In the early days there was the “battle” between HD-DVD and Blu Ray and though in the early days it looked like HD-DVD would win, my preference was for Blu Ray, so I decided to wait and as well all know now, Blu Ray won. Though with the availability of HD content via services such as iTunes, maybe physical media won’t be here much longer… well it might be in my house as my broadband connection is not the fastest in the world!

So without any kind of HD player, why should I bother buying an HD TV so I didn’t…

Then along came Sky HD… this meant that I could watch HD TV if I wanted to… however I didn’t fancy paying large amounts of money every month to Sky for the odd HD programme.

Freesat promised HD without the monthly contract, but I would still need a dish on the side of the house and to be honest they are very ugly  and I didn’t see much on Freesat that I couldn’t see on Freeview that I would want to watch. Too much work really to go HD via Freesat.

This week sees me getting a Sony Bravia HD 1080p TV.

So why have I gone HD?

Well Freeview HD has been switched on in my area. Yes it is only three HD channels, but they should be picked up by my aerial, so no dish.

Combine that with the Blu Ray player I got for Christmas to replace my aging DVD player, I am almost ready to watch HD.

I will probably (finally) get an Apple TV too, so that I can watch content from my iTunes collection on the new TV.

All I need now is for Elgato to releaves a Freeview HD adapter.

Nearly there, but not quite…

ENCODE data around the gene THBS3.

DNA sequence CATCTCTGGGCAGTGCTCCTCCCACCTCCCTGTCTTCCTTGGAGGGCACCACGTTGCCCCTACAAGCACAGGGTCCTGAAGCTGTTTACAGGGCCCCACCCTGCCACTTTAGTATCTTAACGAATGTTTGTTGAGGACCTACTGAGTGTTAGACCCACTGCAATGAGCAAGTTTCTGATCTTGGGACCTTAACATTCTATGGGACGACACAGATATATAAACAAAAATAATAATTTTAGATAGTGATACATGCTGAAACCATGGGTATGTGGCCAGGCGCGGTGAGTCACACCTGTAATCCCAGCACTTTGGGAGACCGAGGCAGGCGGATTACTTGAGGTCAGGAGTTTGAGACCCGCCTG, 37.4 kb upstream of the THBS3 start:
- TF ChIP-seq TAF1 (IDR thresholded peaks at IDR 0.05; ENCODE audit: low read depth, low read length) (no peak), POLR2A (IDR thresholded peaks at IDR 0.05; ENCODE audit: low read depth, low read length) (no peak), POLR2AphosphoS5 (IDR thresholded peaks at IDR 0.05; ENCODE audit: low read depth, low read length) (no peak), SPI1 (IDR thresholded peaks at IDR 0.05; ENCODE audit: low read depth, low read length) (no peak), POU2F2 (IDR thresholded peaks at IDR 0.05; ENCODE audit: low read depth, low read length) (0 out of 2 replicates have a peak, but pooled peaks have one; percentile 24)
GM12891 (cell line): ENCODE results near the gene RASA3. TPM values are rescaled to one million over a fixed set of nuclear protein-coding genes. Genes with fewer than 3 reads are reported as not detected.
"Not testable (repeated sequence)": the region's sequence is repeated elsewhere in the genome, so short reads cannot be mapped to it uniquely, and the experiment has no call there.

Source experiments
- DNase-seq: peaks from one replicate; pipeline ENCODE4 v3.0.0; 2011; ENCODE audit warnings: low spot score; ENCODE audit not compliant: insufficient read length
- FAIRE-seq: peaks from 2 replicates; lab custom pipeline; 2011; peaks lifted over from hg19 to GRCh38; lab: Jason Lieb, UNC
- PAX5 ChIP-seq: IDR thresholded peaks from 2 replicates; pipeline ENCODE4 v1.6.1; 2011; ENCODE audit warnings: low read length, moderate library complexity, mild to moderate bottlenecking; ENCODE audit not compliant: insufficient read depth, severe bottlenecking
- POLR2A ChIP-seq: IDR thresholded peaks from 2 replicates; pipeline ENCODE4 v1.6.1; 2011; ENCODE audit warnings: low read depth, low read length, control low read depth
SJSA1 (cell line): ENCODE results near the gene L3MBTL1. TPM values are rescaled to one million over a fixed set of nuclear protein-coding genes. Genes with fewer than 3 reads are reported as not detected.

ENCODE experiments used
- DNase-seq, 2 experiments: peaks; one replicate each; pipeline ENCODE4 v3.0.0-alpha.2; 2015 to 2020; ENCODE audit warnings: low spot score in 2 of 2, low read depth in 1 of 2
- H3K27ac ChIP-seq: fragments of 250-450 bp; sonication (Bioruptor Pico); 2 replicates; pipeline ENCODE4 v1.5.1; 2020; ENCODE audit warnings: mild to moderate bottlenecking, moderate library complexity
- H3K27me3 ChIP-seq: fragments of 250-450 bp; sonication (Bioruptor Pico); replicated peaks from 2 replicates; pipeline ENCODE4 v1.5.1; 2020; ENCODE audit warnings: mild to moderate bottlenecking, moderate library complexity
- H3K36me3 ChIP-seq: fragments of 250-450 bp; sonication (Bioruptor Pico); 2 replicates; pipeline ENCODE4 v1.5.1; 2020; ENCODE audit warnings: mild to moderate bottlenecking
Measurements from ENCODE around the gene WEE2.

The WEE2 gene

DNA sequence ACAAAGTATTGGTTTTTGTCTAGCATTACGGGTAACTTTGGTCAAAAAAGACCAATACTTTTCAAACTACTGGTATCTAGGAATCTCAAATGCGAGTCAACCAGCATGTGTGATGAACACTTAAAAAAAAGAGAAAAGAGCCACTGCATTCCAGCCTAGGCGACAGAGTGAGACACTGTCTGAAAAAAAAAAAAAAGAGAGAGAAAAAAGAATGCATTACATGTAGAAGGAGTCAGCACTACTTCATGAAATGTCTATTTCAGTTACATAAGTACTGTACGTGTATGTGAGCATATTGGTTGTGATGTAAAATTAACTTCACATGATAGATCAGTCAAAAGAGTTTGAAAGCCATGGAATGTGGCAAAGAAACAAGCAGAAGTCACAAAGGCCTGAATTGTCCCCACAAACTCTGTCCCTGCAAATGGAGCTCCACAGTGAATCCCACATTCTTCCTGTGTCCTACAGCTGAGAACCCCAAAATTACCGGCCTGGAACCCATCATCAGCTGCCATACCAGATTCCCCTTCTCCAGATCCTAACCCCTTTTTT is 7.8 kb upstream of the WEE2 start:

I did write:

Very easy to configure, I plugged it into the power then plugged the supplied ethernet cable into my iMac, reconfigured the ethernet settings in System Preferences, turned off the Airport on the iMac. Then went to a browser, typed in the 1.1.1.1 address, entered the username and password. Added my Airport network details. Very pleased to see that my 802.11n 5GHz network was recognised, remembered to use WPA2-AES (as that is what the Airport Extreme uses). Click configure,update. Job done!

However life is never that simple…

Once I placed the Buffalo Nfiniti Wireless-N Dual Band Ethernet Converter under my TV, it didn’t seem to work. I in the main purchased the Buffalo device so that I could connect my new LG BD370 Blu-ray Player to the internet. The LG Blu-Ray Player can also play YouTube videos, but has to be connected to the internet to do so.

The LG Blu-Ray Player intially could not connect to the network, which indicated to me that the problem was with the Ethernet Converter. In the end I did a full reset and reconfigured. Checking the web based advanced menu, I worked out that it had retained the default 1.1.1.1 IP address.

In that menu I changed the Unit IP Address from Manual Setup to dynamic and to acquire an IP Address automatically.